U.S. House Minority Leader Kevin McCarthy said Tuesday there is growing concern among Republican lawmakers about the ability of Congresswoman Liz Cheney to lead the party's caucus in the chamber while she continues to assail former President Donald Trump for inciting his supporters to storm the U.S. Capitol on January 6.
"I have heard from members concerned about her ability to carry out her job as conference chair, to carry out the message" supporting Republicans trying to win control of the House from Democrats in next year's congressional elections, McCarthy told the Fox News Channel.
"We all need to be working as one if we're able to win the majority," he said. "Remember, majorities are not given. They are earned."
McCarthy's comments came as Cheney, the No. 3 Republican leader in the House and the daughter of former U.S. Vice President Dick Cheney, continued her barrage of attacks on Trump for his role in the deadly assault on the Capitol as lawmakers were certifying Democrat Joe Biden's victory in the presidential election.
On Monday, Cheney told the annual retreat of the conservative American Enterprise Institute in Sea Island, Georgia, that Trump's false claim that he was cheated out of a second term in the White House was "poison in the bloodstream of our democracy."
The 54-year-old lawmaker accused Trump of encouraging hundreds of his supporters to confront lawmakers as they were ratifying Biden's victory, which she described as an attack on the peaceful transfer of power from one president to another.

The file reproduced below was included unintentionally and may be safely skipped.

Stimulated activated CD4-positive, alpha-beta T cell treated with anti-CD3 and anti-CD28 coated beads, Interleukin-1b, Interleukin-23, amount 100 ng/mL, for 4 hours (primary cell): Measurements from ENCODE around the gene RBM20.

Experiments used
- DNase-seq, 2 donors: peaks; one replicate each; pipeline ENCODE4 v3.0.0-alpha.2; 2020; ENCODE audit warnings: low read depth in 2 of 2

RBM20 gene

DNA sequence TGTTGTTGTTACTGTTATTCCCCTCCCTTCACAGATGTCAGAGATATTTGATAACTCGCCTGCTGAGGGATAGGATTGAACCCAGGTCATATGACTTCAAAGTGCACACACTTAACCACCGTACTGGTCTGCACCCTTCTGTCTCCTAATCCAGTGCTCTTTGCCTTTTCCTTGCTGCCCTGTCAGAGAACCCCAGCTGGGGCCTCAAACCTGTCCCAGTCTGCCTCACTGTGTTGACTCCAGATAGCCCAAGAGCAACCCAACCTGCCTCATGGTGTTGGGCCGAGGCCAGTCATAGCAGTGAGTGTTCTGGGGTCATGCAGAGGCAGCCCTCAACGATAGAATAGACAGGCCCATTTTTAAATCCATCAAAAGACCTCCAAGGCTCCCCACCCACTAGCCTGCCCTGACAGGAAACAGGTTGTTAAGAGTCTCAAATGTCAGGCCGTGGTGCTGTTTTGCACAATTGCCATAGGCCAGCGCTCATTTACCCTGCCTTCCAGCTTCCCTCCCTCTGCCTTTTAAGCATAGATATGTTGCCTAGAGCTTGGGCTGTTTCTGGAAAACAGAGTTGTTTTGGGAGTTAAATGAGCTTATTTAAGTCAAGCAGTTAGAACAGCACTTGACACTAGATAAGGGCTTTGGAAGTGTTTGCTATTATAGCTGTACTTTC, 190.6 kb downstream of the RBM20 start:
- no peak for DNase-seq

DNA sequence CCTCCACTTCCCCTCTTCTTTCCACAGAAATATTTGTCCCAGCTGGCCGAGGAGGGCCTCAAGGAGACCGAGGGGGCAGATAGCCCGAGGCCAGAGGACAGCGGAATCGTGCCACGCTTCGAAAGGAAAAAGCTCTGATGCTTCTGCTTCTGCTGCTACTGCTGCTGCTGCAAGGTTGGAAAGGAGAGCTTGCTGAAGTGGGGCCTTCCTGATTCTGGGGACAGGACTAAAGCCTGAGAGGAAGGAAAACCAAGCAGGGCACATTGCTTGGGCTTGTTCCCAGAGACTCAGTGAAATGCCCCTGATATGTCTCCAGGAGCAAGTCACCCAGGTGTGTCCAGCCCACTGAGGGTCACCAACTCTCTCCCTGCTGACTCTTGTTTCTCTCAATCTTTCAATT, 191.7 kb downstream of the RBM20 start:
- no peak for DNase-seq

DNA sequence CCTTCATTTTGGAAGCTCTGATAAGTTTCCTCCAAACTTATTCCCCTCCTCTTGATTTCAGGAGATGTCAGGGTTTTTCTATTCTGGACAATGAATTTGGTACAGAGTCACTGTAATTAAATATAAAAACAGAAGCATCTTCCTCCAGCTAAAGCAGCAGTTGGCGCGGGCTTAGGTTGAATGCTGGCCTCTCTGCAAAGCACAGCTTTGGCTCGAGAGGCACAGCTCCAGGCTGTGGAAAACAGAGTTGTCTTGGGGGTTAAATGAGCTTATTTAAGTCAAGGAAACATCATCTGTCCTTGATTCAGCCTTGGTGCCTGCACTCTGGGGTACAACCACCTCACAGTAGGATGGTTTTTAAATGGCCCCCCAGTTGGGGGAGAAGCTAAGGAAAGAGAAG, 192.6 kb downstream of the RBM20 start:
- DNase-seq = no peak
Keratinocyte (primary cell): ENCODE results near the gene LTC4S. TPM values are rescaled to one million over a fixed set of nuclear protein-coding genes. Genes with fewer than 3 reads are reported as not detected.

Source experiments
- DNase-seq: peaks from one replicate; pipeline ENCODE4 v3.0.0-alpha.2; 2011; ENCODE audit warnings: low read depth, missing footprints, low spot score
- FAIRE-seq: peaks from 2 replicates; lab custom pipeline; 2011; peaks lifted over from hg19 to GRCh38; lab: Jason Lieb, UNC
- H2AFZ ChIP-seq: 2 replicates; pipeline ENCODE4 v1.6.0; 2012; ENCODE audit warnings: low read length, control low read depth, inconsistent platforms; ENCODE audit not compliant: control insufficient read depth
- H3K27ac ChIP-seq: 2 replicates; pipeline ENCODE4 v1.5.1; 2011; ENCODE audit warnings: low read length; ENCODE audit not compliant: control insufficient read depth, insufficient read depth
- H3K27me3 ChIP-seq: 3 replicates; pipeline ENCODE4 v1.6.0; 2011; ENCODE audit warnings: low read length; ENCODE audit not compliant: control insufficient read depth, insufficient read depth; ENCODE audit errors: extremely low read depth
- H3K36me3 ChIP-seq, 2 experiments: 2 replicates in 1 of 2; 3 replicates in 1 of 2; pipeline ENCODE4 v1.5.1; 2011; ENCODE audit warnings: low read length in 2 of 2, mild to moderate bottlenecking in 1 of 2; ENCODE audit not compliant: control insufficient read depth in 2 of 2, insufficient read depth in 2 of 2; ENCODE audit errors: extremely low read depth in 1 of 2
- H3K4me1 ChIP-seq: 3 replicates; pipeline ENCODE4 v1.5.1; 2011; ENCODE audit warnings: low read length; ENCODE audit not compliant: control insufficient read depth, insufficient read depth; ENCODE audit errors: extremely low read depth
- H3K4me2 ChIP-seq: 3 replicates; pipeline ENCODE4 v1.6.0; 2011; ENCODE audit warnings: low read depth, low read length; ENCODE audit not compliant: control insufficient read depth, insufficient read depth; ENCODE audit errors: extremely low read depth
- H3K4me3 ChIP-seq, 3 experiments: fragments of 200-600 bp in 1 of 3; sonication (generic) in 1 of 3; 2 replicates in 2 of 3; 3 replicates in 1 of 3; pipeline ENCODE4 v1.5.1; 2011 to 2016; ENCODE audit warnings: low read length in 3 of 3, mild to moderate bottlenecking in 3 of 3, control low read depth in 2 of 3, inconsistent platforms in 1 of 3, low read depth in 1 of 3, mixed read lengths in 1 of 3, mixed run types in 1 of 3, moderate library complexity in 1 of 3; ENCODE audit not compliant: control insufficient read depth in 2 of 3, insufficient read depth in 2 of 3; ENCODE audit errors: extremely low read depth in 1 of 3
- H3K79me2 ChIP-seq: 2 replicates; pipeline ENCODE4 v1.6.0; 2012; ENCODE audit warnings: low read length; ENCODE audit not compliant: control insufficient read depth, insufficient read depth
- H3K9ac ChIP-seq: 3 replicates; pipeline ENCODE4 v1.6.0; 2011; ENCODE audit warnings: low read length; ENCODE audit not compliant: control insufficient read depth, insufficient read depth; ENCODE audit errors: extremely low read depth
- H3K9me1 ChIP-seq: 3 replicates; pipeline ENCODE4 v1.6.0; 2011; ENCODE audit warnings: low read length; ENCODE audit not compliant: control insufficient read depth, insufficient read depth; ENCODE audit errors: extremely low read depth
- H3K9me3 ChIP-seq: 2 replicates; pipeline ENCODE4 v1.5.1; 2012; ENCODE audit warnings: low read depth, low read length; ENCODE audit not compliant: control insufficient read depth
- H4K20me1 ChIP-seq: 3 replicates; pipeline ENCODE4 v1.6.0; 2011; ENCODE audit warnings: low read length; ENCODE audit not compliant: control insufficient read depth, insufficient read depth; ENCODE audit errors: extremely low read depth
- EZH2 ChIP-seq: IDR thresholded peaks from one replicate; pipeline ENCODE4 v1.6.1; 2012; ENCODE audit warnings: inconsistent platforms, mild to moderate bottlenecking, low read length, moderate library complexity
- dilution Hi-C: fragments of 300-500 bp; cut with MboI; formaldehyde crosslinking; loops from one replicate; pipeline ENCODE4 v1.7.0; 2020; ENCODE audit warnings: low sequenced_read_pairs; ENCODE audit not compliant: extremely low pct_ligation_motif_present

"We can't whitewash what happened on January 6 or perpetuate Trump's big lie," she said. "It is a threat to democracy. What he did on January 6 is a line that cannot be crossed."
Earlier Monday, six months to the day he lost the election, Trump said in a statement, "The Fraudulent Presidential Election of 2020 will be, from this day forth, known as THE BIG LIE!"
But Cheney, one of 10 House Republicans who voted to impeach Trump for his role in the insurrection at the Capitol, responded quickly on Twitter, saying, "The 2020 presidential election was not stolen. Anyone who claims it was is spreading THE BIG LIE, turning their back on the rule of law, and poisoning our democratic system."
Cheney has said she has no intention of quitting her Republican leadership position. In February, she easily defeated an attempt by Republican critics to oust her, but dismay about her attacks on Trump seems to have grown since then.
Another Republican Trump critic, Senator Mitt Romney, who voted twice to convict Trump at the former president's two Senate impeachment trials, voiced support for Cheney's stance.
"Every person of conscience draws a line beyond which they will not go: Liz Cheney refuses to lie," Romney said on Twitter. "As one of my Republican Senate colleagues said to me following my impeachment vote: 'I wouldn't want to be a member of a group that punished someone for following their conscience.'"
But other Republican lawmakers have remained beholden to Trump or muted themselves in assessing his role in the attack on the Capitol.
Several leading Republican lawmakers, including McCarthy, have traveled to Florida to visit with Trump at his oceanfront mansion and talk politics.
Trump has suggested he might run for the presidency again in 2024 but said he won't decide until after the 2022 congressional elections.